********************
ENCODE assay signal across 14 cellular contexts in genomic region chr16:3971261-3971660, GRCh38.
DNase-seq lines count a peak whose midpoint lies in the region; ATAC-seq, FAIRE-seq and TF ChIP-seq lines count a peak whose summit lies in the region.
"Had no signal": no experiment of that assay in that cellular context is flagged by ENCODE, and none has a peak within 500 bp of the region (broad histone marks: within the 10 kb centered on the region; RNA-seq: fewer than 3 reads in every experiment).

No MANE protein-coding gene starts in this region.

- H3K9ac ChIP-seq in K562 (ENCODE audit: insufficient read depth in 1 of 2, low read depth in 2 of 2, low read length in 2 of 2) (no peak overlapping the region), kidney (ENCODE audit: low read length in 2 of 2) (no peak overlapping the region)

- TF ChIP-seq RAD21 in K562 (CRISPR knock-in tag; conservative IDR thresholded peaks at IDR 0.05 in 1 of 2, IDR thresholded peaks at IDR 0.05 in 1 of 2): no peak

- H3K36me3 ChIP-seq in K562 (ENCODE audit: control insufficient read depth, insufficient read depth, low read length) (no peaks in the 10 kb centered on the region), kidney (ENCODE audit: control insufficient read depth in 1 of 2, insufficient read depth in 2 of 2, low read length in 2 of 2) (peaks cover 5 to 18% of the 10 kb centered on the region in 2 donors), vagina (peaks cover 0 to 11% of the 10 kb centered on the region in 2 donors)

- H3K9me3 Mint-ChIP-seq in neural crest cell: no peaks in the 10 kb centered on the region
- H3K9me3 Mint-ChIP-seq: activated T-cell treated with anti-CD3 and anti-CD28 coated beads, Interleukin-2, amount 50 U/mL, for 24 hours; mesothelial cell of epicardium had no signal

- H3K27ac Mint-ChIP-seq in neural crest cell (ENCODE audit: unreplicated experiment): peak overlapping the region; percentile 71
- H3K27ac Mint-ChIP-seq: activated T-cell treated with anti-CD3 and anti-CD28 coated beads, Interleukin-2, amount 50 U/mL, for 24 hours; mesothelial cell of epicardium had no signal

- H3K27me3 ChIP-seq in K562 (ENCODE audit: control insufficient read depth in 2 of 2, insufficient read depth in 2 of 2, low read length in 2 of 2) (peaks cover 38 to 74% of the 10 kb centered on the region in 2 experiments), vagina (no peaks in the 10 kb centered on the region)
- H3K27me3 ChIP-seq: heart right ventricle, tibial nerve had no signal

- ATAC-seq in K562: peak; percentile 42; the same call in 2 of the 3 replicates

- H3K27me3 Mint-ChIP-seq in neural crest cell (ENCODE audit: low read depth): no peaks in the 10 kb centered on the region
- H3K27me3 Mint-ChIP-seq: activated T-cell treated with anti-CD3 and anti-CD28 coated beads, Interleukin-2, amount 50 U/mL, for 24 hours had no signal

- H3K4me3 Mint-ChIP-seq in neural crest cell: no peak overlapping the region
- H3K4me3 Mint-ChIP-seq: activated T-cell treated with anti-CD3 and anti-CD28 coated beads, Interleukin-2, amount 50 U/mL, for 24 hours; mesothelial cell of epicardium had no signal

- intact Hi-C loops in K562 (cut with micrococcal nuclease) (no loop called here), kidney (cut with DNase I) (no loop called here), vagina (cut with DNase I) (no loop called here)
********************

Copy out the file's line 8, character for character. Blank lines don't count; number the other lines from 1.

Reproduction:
- H3K9me3 Mint-ChIP-seq in neural crest cell: no peaks in the 10 kb centered on the region